The scope of inquiry open to a Federal District Court when deciding a writ of habeas corpus in an extradition case is very narrow, being limited to the following questions:


1) whether the magistrate has jurisdiction;


2) whether the evidence produced at the hearing showed a reasonable ground to believe the accused guilty; and


3) whether the offense alleged is a treaty offense.

 Wacker v. Bisson, 348 F.2d 602 (5th Cir. 1965); Sayne v. Shipley, 418 F.2d 679 (5th Cir. 1909), cert. den., 398 U.S. 903, 90 S. Ct. 1688, 26 L. Ed. 2d 61 (1970); U.S. ex rel. Petrushansky v. Marasco, 215 F. Supp. 953 (S.D.N.Y.1963), aff'd, 325 F.2d 562 (2nd Cir. 1963), cert. den., 376 U.S. 952, 84 S. Ct. 969, 11 L. Ed. 2d 971 (1964), and Application of D'Amico, 185 F. Supp. 925 (S.D.N.Y.1960), appeal denied, 286 F.2d 320 (1961).

 Since there has been no hearing in this case, we are concerned only with the jurisdiction of the magistrate and whether the offense charged is a treaty offense. 18 U.S.C. § 3184, Factor v. Laubenheimer, 290 U.S. 276, 54 S. Ct. 191, 78 L. Ed. 315 (1933). Of course, the threshold question is whether an extradition treaty exists.

 The United States Marshal, Ferrandina, the nominal respondent, and the Government of India, the real respondent to this action, argue that the extradition treaty of December 22, 1931, 47 Stat. 2122, between the United States and Great Britain, serves to support jurisdiction in this case. This Treaty in Article 14 stated that Great Britain could accede to the Treaty on behalf of certain listed territories, among which was India. On March 9, 1942, the Treaty was made effective as to British India. For the following reasons this Court holds that the Treaty of 1932 is valid and of continuing force between the Governments of India and the United States, and will support the jurisdiction of the magistrate to hear the evidence against Jhirad.

 Whether an extradition treaty exists is an issue with major foreign policy implications and one which does not easily fall within the sphere of the Judicial Branch of Government. Thus, it is that courts have given great weight to the position taken by the Executive Branch concerning the validity of extradition treaties. In Sayne v. Shipley, 418 F.2d 679 (5th Cir. 1909), cert. den., 398 U.S. 903, 90 S. Ct. 1688, 26 L. Ed. 2d 61 (1970), the Fifth Circuit said:


"Because we recognize that the conduct of foreign affairs is a political, not a judicial function, such advice [from the Executive Branch], while not conclusive on this Court, is entitled to great weight and importance." (418 F.2d at 684)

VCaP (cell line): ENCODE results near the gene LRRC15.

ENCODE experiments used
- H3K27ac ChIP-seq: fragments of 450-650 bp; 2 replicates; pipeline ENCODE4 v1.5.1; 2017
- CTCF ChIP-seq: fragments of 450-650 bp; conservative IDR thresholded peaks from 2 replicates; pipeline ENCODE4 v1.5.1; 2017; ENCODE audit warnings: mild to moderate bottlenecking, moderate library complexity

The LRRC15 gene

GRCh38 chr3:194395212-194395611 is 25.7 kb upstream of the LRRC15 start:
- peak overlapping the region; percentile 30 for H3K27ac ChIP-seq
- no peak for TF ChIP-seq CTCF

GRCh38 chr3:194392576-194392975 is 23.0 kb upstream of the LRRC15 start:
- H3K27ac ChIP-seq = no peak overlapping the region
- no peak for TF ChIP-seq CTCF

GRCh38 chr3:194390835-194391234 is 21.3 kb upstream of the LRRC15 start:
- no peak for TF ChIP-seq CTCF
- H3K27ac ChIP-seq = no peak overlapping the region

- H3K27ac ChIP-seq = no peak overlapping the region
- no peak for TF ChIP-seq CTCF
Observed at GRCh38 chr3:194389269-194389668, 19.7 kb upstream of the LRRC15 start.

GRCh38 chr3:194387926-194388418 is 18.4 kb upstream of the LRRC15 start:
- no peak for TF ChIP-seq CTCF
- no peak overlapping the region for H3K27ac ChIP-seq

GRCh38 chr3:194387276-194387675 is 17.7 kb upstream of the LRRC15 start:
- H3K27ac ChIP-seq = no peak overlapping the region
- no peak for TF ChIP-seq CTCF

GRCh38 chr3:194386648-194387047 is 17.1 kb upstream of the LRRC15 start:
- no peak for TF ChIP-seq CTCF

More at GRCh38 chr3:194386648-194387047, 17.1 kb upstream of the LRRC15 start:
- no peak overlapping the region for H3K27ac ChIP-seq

In the case at bar, the United States, through the Acting Secretary of State, certified on August 14, 1972, that "the treaty of extradition between the United States and India is therefore considered a good subsisting and binding convention between the United States and India." Further, the Executive Branch strongly indicated its continuing affirmation of the Treaty when (in July of 1967), in conjunction with a prior extradition between the United States and India, notes were exchanged between the two Governments.

 The position of the Executive Branch, though persuasive, is not conclusive. The Court must evaluate the facts concerning the Treaty on its own. Petitioner argues that the Treaty of 1931, under which extradition is sought, though made applicable to British India in 1942, did not survive the creation of the Republic of India in 1950.

 As with much of international law, the question of treaty succession is muddled. Yet, it seems generally agreed that some rights and duties do devolve on the new country, particularly those rights and duties locally connected to the area gaining independence. See Oppenheim, International Law, Vol. 1 at 157-158.

 Particularly in reference to emerging nations, the weight of authority supports the view that new nations inherit the treaty obligations of the former colonies. As one authority has said:


"There is a tendency in the direction of continuity of treaties upon independence of colonial territories which has been evident for some time respecting multi-lateral legislative conventions and a fairly wide spectrum of bilateral treaties." (O'Connell, State Succession in Municipal Law and International Law, 1967, at 113)